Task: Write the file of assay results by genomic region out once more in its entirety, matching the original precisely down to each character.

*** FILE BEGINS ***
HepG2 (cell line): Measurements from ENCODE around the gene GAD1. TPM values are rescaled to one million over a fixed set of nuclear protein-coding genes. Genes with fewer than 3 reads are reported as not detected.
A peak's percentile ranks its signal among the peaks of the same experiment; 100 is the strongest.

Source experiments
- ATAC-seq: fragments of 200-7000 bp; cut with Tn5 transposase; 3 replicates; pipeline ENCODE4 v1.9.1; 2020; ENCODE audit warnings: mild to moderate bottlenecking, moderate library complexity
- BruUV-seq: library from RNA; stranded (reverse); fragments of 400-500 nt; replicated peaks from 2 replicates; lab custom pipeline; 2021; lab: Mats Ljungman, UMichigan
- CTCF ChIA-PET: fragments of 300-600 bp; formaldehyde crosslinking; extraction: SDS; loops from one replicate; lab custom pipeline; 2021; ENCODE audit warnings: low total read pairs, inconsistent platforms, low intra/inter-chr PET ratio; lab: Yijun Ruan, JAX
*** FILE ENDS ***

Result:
HepG2 (cell line): Measurements from ENCODE around the gene GAD1. TPM values are rescaled to one million over a fixed set of nuclear protein-coding genes. Genes with fewer than 3 reads are reported as not detected.
A peak's percentile ranks its signal among the peaks of the same experiment; 100 is the strongest.

Source experiments
- ATAC-seq: fragments of 200-7000 bp; cut with Tn5 transposase; 3 replicates; pipeline ENCODE4 v1.9.1; 2020; ENCODE audit warnings: mild to moderate bottlenecking, moderate library complexity
- BruUV-seq: library from RNA; stranded (reverse); fragments of 400-500 nt; replicated peaks from 2 replicates; lab custom pipeline; 2021; lab: Mats Ljungman, UMichigan
- CTCF ChIA-PET: fragments of 300-600 bp; formaldehyde crosslinking; extraction: SDS; loops from one replicate; lab custom pipeline; 2021; ENCODE audit warnings: low total read pairs, inconsistent platforms, low intra/inter-chr PET ratio; lab: Yijun Ruan, JAX